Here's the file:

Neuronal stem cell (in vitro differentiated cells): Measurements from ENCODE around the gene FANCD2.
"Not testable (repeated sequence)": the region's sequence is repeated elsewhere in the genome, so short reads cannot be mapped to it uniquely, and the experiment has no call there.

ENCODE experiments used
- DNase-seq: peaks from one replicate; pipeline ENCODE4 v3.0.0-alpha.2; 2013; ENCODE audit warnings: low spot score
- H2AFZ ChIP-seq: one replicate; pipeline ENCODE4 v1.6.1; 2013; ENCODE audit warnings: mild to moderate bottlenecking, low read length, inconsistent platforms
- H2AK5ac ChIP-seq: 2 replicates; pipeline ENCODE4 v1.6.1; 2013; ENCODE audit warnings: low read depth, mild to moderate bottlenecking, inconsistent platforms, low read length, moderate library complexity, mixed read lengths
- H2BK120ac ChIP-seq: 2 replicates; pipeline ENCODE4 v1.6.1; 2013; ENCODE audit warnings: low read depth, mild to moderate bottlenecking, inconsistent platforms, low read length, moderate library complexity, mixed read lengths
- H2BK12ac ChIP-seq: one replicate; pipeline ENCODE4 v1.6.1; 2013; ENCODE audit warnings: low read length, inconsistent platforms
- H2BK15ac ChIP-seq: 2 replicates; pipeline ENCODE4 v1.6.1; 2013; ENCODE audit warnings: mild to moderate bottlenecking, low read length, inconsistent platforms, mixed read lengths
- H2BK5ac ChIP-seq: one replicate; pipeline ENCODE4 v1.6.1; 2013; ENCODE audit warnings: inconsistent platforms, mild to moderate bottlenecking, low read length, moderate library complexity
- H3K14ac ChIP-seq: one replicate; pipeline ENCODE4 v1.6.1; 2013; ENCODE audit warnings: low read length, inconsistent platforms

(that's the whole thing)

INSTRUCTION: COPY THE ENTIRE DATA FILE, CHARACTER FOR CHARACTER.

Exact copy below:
Neuronal stem cell (in vitro differentiated cells): Measurements from ENCODE around the gene FANCD2.
"Not testable (repeated sequence)": the region's sequence is repeated elsewhere in the genome, so short reads cannot be mapped to it uniquely, and the experiment has no call there.

ENCODE experiments used
- DNase-seq: peaks from one replicate; pipeline ENCODE4 v3.0.0-alpha.2; 2013; ENCODE audit warnings: low spot score
- H2AFZ ChIP-seq: one replicate; pipeline ENCODE4 v1.6.1; 2013; ENCODE audit warnings: mild to moderate bottlenecking, low read length, inconsistent platforms
- H2AK5ac ChIP-seq: 2 replicates; pipeline ENCODE4 v1.6.1; 2013; ENCODE audit warnings: low read depth, mild to moderate bottlenecking, inconsistent platforms, low read length, moderate library complexity, mixed read lengths
- H2BK120ac ChIP-seq: 2 replicates; pipeline ENCODE4 v1.6.1; 2013; ENCODE audit warnings: low read depth, mild to moderate bottlenecking, inconsistent platforms, low read length, moderate library complexity, mixed read lengths
- H2BK12ac ChIP-seq: one replicate; pipeline ENCODE4 v1.6.1; 2013; ENCODE audit warnings: low read length, inconsistent platforms
- H2BK15ac ChIP-seq: 2 replicates; pipeline ENCODE4 v1.6.1; 2013; ENCODE audit warnings: mild to moderate bottlenecking, low read length, inconsistent platforms, mixed read lengths
- H2BK5ac ChIP-seq: one replicate; pipeline ENCODE4 v1.6.1; 2013; ENCODE audit warnings: inconsistent platforms, mild to moderate bottlenecking, low read length, moderate library complexity
- H3K14ac ChIP-seq: one replicate; pipeline ENCODE4 v1.6.1; 2013; ENCODE audit warnings: low read length, inconsistent platforms